Understanding a little of the migrants’ pitiful journey
Listen to From Our Own Correspondent for insight and analysis from BBC journalists, correspondents and writers from around the world
Broadcast on Radio 4 on Saturdays at 11:30 and Thursdays at 11:02 GMT and BBC World Service
Listen to the programme
Download the programme
“When I boarded the ship and saw the dirt, the lack of hygiene and the women and children so dehydrated who'd had no food and water for days… it was just so terrible and so moving. You know I have such a good life and to see those people struggling…” He trailed off and looked down at the deck. “We can't give up you know,” he said firmly. “These people need our help.”
The problem is too many people need Frontex's help. More than 19,000 migrants have arrived on Italy's shores since last November. Frontex which doesn't have any operational equipment of its own, relies on EU or Schengen member states (like Iceland) to lend it the planes, ships and helicopters it needs for operations. It currently has a handful of resources to cover the huge Mediterranean sea.
On the ship's bridge, Capt Einar Valsson shows me the course he is plotting to intercept the suspicious cargo ship. I'm alarmed when I realise it's over 100 miles out to sea. The captain shrugs.
“When the distress call comes, we have to answer that call. We come from Iceland,” he reminds me. “A small country of 300,000 people. One life is very important for us – we can't just leave people in the Mediterranean.”
The BBC's Emma Jane Kirby joined a Frontex crew patrolling in the Mediterranean
But people are being left, no matter how many rules Frontex is bending. Aid agencies say that last week's tragedy, in which more than 300 migrants drowned off the coast of Lampedusa, shows how woefully inadequate the mission is. When the emergency calls for help sounded, both of Frontex's large vessels, including the Icelandic one I'd been aboard, were in port and too far away to help. Twenty nine migrants who were rescued by a small vessel died of hypothermia on the way back to shore. Doctors on the scene claimed if they had been picked up by a big naval or coastguard ship, they probably would have survived. Italy decided to end its Mare Nostrum mission after its EU partners refused to share the high costs of running the operation. Ironically it's those same reluctant EU partners who are now being relied on to offer handouts to Frontex.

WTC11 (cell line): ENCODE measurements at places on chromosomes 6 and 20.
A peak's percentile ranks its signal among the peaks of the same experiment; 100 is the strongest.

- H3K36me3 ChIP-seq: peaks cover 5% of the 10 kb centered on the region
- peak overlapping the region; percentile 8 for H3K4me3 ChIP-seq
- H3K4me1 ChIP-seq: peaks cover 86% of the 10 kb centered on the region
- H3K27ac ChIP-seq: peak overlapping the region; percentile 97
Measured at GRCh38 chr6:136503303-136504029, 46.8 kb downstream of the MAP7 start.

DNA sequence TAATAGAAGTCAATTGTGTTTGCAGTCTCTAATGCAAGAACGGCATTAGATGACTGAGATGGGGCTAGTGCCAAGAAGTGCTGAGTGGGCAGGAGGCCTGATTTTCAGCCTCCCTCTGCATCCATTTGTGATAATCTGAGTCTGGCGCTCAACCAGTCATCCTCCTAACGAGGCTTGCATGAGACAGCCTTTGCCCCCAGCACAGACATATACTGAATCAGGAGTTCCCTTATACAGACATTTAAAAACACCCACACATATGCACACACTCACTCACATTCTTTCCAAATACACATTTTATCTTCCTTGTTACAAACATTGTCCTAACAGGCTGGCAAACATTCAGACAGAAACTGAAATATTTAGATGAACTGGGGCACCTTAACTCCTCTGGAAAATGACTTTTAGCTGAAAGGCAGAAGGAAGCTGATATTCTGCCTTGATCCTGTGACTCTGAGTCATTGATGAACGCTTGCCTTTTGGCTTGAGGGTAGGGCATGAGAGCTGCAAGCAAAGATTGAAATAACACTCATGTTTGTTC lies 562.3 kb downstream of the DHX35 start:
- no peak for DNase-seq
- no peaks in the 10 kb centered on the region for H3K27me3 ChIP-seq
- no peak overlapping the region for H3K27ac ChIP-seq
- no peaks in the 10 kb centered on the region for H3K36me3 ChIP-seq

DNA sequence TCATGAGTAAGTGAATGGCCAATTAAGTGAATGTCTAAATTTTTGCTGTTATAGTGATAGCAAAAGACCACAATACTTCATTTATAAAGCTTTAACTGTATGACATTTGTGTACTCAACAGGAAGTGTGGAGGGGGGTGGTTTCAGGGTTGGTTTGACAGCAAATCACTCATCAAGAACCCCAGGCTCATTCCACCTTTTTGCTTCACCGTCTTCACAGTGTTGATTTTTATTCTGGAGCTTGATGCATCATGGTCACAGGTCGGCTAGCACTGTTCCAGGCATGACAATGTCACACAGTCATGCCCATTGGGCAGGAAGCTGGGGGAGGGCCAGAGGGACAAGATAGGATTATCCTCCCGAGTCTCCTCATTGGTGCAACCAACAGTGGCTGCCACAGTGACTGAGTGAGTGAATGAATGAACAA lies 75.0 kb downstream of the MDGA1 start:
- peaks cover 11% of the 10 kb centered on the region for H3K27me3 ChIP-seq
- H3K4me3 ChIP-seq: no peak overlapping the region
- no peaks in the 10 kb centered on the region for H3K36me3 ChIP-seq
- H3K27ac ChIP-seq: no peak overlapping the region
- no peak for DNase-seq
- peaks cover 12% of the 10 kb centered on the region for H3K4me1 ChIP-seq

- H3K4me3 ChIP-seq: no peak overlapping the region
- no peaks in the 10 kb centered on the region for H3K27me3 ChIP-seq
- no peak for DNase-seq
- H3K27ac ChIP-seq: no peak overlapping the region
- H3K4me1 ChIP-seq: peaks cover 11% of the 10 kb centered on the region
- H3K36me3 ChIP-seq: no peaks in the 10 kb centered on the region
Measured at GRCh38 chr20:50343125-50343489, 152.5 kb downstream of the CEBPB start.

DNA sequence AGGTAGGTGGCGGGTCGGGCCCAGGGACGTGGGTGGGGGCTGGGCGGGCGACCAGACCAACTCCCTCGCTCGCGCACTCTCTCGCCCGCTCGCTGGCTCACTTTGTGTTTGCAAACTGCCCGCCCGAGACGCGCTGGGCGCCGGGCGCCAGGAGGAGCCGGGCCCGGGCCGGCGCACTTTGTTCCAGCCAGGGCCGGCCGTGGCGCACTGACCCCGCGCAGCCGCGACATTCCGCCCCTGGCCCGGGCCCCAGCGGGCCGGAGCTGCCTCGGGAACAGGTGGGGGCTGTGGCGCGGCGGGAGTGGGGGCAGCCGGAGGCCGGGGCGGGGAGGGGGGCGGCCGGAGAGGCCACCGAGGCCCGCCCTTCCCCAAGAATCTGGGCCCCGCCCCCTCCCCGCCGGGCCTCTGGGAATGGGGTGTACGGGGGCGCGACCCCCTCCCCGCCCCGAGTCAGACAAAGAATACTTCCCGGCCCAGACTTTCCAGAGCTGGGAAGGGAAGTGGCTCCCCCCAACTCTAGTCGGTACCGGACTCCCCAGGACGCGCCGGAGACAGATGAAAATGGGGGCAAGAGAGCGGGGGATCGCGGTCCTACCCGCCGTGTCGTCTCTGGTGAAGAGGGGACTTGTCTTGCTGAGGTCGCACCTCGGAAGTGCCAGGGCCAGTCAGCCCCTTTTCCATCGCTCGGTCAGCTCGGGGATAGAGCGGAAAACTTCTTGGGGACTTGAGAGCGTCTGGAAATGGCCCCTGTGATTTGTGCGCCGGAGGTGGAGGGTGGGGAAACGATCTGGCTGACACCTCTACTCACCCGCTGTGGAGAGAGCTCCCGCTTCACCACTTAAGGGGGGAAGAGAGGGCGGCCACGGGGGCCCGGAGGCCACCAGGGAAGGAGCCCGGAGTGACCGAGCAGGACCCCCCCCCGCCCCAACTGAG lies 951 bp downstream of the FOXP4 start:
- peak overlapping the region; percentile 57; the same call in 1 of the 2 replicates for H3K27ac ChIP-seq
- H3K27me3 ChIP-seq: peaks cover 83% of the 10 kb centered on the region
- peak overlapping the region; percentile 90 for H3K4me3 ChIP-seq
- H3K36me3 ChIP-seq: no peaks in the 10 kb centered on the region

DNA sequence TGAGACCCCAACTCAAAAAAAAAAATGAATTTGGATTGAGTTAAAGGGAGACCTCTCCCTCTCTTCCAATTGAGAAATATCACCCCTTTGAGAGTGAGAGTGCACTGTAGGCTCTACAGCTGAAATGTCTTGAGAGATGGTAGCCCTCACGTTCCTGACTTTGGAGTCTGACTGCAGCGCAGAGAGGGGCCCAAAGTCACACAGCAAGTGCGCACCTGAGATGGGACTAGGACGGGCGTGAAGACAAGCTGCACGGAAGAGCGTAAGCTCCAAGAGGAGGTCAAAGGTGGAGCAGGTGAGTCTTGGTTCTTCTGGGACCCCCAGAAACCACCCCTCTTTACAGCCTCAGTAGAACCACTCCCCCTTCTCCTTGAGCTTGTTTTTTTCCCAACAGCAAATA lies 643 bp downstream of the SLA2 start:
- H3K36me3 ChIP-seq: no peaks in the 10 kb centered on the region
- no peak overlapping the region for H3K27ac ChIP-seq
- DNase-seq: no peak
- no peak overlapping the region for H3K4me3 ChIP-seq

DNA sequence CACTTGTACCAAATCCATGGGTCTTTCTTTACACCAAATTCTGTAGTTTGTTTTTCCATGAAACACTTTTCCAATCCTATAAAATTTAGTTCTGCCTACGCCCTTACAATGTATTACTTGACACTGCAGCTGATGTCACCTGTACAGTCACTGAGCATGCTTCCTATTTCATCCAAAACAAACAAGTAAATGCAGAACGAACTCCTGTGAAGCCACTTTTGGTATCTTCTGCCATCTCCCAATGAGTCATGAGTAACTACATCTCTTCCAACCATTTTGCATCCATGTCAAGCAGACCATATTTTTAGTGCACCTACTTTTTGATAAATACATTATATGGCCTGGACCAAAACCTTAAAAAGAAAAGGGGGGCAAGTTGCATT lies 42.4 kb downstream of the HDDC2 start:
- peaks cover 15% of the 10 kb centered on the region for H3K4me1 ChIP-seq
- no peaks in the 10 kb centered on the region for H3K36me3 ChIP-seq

More than 580 people – mostly from Syria – disembark in Italy after being rescued by Frontex last December
After 29 hours of misery, Captain Valsson finally steers us into the safety of Pozzallo port. It's been a frustrating mission for him – by the time he'd caught up with the suspicious cargo ship, it had moved to international waters meaning his crew did not have the right to board and inspect it. No-one can now be sure if it was hiding migrants in its hold – the ship has plotted a new course towards the Canary Islands.
“This,” he says, gesturing towards the water, “is what we call a pig of a sea. Tomorrow, it will be worse.”
Tomorrow, right now, more desperate people will be stepping into dinghies, inflatable rubber boats, handing over money for a place in the engine room of a rusted cargo ship. I understand a little now of how pitiful their journeys will be. I daren't guess as to how they will end.
The Icelandic coastguard vessel Tyr, off the coast of Sicily
How to listen to From Our Own Correspondent:
BBC Radio 4: Saturdays at 11:30 and Thursdays at 11:02 GMT
Listen online or download the podcast.
BBC World Service: At weekends – see World Service programme schedule.
Subscribe to the BBC News Magazine's email newsletter to get articles sent to your inbox.